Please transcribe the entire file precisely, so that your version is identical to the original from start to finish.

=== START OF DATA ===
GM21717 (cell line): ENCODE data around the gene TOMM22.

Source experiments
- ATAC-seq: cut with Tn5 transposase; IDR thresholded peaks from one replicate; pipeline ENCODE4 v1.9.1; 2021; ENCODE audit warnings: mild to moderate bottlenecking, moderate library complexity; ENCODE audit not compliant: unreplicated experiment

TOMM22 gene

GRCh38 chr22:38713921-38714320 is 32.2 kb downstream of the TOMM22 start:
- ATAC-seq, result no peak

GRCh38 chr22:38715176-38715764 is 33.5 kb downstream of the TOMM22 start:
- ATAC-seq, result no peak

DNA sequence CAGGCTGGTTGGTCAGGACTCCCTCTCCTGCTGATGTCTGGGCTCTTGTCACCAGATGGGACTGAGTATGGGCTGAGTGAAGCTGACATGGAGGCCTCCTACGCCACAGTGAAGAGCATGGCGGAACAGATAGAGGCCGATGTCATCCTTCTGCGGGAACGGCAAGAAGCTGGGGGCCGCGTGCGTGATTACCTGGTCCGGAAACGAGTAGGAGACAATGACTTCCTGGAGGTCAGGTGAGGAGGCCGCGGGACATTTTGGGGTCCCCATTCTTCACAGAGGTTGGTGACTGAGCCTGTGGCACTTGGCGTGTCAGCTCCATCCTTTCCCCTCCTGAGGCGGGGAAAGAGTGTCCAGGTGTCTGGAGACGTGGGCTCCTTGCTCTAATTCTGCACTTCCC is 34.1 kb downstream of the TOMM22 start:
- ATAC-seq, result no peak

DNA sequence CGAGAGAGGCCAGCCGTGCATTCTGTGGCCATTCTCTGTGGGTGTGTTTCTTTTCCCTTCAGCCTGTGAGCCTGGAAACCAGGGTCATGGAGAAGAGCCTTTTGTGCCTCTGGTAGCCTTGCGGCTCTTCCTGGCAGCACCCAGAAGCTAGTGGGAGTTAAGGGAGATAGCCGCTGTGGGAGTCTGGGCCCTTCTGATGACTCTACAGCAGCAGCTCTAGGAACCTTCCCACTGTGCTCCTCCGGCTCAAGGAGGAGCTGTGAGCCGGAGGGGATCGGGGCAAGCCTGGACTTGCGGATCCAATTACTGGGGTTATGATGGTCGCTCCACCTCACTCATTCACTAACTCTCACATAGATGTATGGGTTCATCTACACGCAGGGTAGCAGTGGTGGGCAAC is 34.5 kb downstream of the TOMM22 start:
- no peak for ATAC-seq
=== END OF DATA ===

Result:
GM21717 (cell line): ENCODE data around the gene TOMM22.

Source experiments
- ATAC-seq: cut with Tn5 transposase; IDR thresholded peaks from one replicate; pipeline ENCODE4 v1.9.1; 2021; ENCODE audit warnings: mild to moderate bottlenecking, moderate library complexity; ENCODE audit not compliant: unreplicated experiment

TOMM22 gene

GRCh38 chr22:38713921-38714320 is 32.2 kb downstream of the TOMM22 start:
- ATAC-seq, result no peak

GRCh38 chr22:38715176-38715764 is 33.5 kb downstream of the TOMM22 start:
- ATAC-seq, result no peak

DNA sequence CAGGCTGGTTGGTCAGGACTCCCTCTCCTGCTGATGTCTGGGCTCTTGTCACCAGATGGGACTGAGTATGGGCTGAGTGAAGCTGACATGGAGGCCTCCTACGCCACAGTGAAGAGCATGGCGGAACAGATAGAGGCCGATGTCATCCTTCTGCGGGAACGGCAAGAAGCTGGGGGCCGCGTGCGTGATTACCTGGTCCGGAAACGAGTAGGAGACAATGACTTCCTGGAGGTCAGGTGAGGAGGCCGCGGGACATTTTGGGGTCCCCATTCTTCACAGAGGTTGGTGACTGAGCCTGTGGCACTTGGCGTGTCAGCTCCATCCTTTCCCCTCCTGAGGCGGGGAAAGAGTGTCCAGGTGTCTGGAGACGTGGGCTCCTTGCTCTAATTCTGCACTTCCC is 34.1 kb downstream of the TOMM22 start:
- ATAC-seq, result no peak

DNA sequence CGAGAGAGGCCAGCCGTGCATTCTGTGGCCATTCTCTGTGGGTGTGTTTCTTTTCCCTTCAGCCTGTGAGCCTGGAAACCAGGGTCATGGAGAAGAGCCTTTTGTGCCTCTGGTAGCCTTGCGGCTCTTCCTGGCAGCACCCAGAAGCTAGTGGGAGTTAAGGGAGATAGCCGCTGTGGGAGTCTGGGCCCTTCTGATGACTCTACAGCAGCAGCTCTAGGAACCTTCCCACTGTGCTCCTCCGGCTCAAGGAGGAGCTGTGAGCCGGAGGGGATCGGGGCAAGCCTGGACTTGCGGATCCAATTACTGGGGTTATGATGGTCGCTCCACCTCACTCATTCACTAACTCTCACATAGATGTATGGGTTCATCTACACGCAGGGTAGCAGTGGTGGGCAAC is 34.5 kb downstream of the TOMM22 start:
- no peak for ATAC-seq